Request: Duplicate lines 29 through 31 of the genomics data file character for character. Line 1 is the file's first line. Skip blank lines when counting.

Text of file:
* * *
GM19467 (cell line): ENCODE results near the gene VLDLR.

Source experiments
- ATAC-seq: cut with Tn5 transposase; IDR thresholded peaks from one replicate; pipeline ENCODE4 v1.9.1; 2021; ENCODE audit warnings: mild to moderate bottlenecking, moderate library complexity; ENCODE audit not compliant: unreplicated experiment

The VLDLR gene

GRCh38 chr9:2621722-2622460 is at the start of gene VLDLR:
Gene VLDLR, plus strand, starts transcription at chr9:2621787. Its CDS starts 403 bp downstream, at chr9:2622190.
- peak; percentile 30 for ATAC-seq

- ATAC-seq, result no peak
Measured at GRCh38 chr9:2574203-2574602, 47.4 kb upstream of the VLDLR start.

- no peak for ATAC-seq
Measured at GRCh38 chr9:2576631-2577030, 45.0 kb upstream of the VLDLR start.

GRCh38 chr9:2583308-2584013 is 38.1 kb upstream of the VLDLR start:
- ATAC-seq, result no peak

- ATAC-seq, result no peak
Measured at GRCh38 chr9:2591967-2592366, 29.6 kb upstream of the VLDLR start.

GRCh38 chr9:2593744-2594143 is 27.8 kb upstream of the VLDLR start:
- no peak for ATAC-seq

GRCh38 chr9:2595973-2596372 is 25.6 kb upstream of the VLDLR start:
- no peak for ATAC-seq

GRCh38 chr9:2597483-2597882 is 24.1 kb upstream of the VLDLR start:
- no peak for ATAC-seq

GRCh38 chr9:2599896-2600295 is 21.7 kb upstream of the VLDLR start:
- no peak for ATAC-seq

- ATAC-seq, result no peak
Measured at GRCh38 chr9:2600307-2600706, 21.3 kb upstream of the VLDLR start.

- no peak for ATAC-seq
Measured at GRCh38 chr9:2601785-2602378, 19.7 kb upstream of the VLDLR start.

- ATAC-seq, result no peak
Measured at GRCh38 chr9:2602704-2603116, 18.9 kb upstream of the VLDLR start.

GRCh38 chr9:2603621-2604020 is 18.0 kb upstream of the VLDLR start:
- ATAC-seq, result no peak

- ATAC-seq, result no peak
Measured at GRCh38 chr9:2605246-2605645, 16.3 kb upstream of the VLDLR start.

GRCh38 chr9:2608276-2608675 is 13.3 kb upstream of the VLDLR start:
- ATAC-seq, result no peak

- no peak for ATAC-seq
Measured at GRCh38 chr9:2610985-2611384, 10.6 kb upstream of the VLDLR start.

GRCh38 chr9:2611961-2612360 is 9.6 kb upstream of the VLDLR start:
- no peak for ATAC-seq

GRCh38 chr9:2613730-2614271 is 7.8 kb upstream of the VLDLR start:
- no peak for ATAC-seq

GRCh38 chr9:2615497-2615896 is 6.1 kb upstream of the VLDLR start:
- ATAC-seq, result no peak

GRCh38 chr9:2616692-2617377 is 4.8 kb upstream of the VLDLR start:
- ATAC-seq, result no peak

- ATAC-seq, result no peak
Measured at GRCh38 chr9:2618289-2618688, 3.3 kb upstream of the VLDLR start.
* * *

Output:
Measured at GRCh38 chr9:2602704-2603116, 18.9 kb upstream of the VLDLR start.

GRCh38 chr9:2603621-2604020 is 18.0 kb upstream of the VLDLR start:
- ATAC-seq, result no peak